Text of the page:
Fourthly, water helps regulate your body’s fluids. When you are dehydrated, your body’s fluids become concentrated, resulting in your feeling bloated, as the fluids seek the lowest point within your body, which is typically your belly. On the other hand, when you drink enough fluids, your body will be better equipped to handle the stressors of day-to-day living, preventing you from feeling weak, tired, or bloated.

Fifthly, being in the water promotes clarity of thinking. By simply taking a stroll or going for a swim at the end of a long day, you will find yourself less exhausted and more able to concentrate on the tasks at hand. In other words, the water helps you get ‘hydrated’, which is a state of balance between all the fluids in your body. When you are ‘hydrated’, you will feel less tired, less bloated, and more able to concentrate on the tasks at hand. In this state of balance, you are better able to cope with the stressors of day-to-day living, preventing you from feeling weak, tired, or bloated.

Saltwater Is Essential For A Filtered Life

When you get your pool ready for use, one of the first things you will do is introduce some filter screens to help keep the water clean. To begin with, you will use a water softener, which is an effective line of defense against mineral scaling. You will then use water conditioners to reduce the amount of chlorine and chlorine-spawning bacteria. Depending on your budget, you can either purchase a fully equipped pool with these essential pieces of gear or you can add them piecemeal over time, as needed.

In either case, the bottom line is that without these items, your pool will become an open cesspool, inviting all sorts of nastiness, which, in turn, will hurt your health. In short, what is the use of having a nice pool if you don’t feel comfortable in it? To quote the immortal Marvin Gaye, “If you don’t know where you’re going, you may end up somewhere else…”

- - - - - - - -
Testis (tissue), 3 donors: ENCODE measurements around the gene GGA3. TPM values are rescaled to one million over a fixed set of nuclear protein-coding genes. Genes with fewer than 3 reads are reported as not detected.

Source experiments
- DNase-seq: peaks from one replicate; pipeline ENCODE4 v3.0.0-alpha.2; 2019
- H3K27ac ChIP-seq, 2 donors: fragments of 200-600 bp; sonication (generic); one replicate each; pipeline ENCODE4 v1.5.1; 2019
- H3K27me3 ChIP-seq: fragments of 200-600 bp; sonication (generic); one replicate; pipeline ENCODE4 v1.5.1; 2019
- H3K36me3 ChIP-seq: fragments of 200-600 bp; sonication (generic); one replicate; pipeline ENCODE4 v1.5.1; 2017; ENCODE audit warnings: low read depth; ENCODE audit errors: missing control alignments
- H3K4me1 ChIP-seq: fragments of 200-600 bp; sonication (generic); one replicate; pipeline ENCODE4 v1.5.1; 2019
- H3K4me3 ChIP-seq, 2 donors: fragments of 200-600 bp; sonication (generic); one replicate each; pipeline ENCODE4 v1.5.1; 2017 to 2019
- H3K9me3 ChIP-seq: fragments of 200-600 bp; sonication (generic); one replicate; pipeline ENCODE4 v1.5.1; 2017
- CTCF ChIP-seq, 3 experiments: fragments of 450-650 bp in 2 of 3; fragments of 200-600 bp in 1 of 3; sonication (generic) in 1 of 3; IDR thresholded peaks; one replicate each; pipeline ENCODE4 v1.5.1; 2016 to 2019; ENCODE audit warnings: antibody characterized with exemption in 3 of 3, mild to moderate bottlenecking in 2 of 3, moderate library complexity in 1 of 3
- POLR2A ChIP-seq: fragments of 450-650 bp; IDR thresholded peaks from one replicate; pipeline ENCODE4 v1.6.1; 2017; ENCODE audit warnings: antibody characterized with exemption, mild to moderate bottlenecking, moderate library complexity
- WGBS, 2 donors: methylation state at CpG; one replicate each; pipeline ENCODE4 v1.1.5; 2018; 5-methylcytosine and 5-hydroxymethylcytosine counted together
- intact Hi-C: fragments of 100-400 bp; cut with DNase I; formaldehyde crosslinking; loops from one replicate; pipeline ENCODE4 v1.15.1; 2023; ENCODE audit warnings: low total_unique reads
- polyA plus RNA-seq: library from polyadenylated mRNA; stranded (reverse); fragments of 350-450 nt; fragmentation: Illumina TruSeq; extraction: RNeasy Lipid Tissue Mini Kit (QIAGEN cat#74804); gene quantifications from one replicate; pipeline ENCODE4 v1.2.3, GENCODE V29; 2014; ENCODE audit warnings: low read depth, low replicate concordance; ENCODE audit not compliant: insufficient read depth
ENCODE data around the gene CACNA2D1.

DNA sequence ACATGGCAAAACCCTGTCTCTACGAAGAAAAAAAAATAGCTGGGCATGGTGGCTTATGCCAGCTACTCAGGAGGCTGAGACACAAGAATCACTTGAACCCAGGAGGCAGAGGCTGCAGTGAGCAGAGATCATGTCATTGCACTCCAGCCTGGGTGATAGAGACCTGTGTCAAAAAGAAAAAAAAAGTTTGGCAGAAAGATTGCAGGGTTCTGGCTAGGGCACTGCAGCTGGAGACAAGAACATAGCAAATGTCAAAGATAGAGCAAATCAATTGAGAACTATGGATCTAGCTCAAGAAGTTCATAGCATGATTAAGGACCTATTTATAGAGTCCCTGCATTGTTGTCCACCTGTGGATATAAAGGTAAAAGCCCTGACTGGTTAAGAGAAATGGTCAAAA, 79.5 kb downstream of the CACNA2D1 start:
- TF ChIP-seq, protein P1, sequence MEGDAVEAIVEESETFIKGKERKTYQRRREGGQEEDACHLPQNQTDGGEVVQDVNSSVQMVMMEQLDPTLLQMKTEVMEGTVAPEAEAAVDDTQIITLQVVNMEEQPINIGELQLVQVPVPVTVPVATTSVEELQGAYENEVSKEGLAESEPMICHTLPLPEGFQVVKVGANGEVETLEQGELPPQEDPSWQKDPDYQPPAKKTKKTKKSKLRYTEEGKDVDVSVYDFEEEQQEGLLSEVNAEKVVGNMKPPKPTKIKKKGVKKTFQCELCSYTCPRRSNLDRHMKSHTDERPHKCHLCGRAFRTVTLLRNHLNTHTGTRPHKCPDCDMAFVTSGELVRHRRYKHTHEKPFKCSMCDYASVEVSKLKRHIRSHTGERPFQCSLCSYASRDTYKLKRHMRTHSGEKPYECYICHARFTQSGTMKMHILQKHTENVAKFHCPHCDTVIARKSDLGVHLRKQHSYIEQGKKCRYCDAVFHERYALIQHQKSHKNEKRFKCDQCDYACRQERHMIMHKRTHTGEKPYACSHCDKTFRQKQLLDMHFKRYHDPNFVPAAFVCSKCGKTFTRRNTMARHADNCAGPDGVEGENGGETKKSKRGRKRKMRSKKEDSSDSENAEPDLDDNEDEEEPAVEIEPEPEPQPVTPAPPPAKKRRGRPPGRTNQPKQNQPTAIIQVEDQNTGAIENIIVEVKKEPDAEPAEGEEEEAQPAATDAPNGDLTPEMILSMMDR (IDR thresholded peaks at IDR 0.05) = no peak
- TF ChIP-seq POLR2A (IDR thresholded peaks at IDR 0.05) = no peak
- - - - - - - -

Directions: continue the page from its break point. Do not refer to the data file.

A Saltwater Pool Is A Money Saver

A saltwater pool, as the name would suggest, is a viable solution for those looking to cut costs. Often, people will reuse their own pool water, either partially or in its entirety, meaning you don’t need to purchase as much water as you would for normal pool use. This can save you a significant amount of money, making it worth the initial investment.

On the other hand, if you decide to purchase equipment for a saltwater pool, you will end up spending a significant amount of money. However, if you choose to build a pool yourself, without the need for expensive pieces of machinery, you can end up saving a great deal of money.

Keep Your Pool’s Salt Content To A Minimum

Another important point to make is that you need to keep the salt content of your pool’s water to a minimum, ideally, less than three percent, to prevent numerous health problems, especially for people with heart and kidney conditions. If you notice, most public pools don’t have any signage indicating the maximum amount of salt allowed in the water. You can, however, find this out simply by asking the lifeguard on duty or a parent from one of the neighboring pools.

In some cases, people choose to add more salt to their pool water, either through a saltwater pool kit or by purchasing a private swimming pool with a view of the ocean, where the water is naturally salty. In these instances, it’s important to keep in mind that too much salt can cause several health problems, especially for people with heart and kidney conditions.

Watch Out For Your Pool’s PH Levels

Another thing you need to keep an eye on is the pH levels of your pool’s water. This is an easy test to do: simply mix up some water in your pool, then place a few drops of food coloring in it, mixing thoroughly and allowing the drops to settle. Next, grab a piece of paper and a pencil and, for each color, make a notch on the paper, starting at the lowest point and working your way to the top, noting the pH level at each point, as well as the date, time, and source of the water.